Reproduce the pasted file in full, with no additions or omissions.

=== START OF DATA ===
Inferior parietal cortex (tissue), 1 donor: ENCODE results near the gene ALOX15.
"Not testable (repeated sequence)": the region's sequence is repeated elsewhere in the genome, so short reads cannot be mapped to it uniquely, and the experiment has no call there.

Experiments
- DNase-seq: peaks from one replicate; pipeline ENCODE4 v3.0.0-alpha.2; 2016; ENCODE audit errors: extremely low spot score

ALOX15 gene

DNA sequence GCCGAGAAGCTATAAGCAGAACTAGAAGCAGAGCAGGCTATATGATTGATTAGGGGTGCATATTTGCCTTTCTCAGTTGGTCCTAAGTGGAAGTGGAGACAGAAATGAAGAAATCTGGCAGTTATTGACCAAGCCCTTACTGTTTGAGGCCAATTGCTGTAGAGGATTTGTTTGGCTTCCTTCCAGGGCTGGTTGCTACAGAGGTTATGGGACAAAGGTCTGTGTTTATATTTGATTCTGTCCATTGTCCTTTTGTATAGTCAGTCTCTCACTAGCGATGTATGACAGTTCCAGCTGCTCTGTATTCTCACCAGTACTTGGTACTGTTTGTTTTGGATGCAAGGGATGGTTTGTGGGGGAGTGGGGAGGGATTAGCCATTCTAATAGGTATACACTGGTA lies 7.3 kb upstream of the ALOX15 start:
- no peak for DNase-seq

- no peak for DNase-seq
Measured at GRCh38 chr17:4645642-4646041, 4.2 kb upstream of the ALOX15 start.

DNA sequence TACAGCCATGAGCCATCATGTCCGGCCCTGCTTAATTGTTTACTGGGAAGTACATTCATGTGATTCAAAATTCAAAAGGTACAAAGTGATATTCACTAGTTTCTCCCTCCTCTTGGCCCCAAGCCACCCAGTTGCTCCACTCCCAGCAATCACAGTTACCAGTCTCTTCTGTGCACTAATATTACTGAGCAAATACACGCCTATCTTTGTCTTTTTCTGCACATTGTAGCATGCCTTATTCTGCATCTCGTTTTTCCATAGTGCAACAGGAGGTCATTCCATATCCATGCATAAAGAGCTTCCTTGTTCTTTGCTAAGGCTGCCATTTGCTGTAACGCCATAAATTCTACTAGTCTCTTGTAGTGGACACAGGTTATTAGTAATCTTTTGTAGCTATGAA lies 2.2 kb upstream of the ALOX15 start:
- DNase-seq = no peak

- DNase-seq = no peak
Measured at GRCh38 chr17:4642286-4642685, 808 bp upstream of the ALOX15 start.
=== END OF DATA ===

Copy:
Inferior parietal cortex (tissue), 1 donor: ENCODE results near the gene ALOX15.
"Not testable (repeated sequence)": the region's sequence is repeated elsewhere in the genome, so short reads cannot be mapped to it uniquely, and the experiment has no call there.

Experiments
- DNase-seq: peaks from one replicate; pipeline ENCODE4 v3.0.0-alpha.2; 2016; ENCODE audit errors: extremely low spot score

ALOX15 gene

DNA sequence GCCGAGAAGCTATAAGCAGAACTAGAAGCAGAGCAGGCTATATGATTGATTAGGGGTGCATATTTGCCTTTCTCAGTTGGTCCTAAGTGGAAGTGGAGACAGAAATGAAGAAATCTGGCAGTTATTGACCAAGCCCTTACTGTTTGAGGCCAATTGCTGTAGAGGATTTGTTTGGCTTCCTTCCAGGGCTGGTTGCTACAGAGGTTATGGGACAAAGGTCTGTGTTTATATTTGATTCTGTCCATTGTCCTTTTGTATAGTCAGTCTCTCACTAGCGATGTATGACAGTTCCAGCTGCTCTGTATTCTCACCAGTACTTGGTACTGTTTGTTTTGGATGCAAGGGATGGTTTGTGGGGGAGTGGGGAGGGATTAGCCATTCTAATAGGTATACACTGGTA lies 7.3 kb upstream of the ALOX15 start:
- no peak for DNase-seq

- no peak for DNase-seq
Measured at GRCh38 chr17:4645642-4646041, 4.2 kb upstream of the ALOX15 start.

DNA sequence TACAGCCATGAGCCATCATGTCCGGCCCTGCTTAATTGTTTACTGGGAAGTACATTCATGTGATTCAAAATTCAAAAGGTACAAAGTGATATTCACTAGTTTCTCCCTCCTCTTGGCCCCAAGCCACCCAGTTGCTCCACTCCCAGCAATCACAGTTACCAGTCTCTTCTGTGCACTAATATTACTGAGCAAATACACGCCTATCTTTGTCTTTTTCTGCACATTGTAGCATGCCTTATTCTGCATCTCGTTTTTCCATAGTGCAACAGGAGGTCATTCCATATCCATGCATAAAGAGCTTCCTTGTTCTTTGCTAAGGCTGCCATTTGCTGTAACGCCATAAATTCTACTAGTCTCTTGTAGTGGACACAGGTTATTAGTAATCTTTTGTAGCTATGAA lies 2.2 kb upstream of the ALOX15 start:
- DNase-seq = no peak

- DNase-seq = no peak
Measured at GRCh38 chr17:4642286-4642685, 808 bp upstream of the ALOX15 start.